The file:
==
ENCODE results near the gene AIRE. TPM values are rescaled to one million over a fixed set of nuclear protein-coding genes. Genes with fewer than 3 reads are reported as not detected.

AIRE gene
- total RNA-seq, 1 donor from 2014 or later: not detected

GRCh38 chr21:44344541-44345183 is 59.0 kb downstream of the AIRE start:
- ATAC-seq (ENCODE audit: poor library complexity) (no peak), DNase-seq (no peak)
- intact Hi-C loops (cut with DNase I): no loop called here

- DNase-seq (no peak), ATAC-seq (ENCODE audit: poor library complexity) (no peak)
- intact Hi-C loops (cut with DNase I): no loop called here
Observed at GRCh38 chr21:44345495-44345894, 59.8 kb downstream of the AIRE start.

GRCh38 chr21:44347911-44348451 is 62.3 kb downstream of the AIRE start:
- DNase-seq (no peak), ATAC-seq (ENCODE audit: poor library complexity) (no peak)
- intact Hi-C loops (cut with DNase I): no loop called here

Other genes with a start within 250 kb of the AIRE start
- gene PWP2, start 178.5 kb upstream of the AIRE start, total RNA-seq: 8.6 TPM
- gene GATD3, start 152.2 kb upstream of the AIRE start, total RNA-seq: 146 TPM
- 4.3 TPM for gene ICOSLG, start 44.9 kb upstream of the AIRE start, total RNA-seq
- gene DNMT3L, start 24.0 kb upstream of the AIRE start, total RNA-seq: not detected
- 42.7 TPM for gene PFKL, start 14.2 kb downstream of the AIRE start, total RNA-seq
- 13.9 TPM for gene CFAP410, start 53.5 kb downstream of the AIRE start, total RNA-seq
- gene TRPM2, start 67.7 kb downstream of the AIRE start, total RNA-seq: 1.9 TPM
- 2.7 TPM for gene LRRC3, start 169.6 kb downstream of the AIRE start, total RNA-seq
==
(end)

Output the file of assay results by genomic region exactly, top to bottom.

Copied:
ENCODE results near the gene AIRE. TPM values are rescaled to one million over a fixed set of nuclear protein-coding genes. Genes with fewer than 3 reads are reported as not detected.

AIRE gene
- total RNA-seq, 1 donor from 2014 or later: not detected

GRCh38 chr21:44344541-44345183 is 59.0 kb downstream of the AIRE start:
- ATAC-seq (ENCODE audit: poor library complexity) (no peak), DNase-seq (no peak)
- intact Hi-C loops (cut with DNase I): no loop called here

- DNase-seq (no peak), ATAC-seq (ENCODE audit: poor library complexity) (no peak)
- intact Hi-C loops (cut with DNase I): no loop called here
Observed at GRCh38 chr21:44345495-44345894, 59.8 kb downstream of the AIRE start.

GRCh38 chr21:44347911-44348451 is 62.3 kb downstream of the AIRE start:
- DNase-seq (no peak), ATAC-seq (ENCODE audit: poor library complexity) (no peak)
- intact Hi-C loops (cut with DNase I): no loop called here

Other genes with a start within 250 kb of the AIRE start
- gene PWP2, start 178.5 kb upstream of the AIRE start, total RNA-seq: 8.6 TPM
- gene GATD3, start 152.2 kb upstream of the AIRE start, total RNA-seq: 146 TPM
- 4.3 TPM for gene ICOSLG, start 44.9 kb upstream of the AIRE start, total RNA-seq
- gene DNMT3L, start 24.0 kb upstream of the AIRE start, total RNA-seq: not detected
- 42.7 TPM for gene PFKL, start 14.2 kb downstream of the AIRE start, total RNA-seq
- 13.9 TPM for gene CFAP410, start 53.5 kb downstream of the AIRE start, total RNA-seq
- gene TRPM2, start 67.7 kb downstream of the AIRE start, total RNA-seq: 1.9 TPM
- 2.7 TPM for gene LRRC3, start 169.6 kb downstream of the AIRE start, total RNA-seq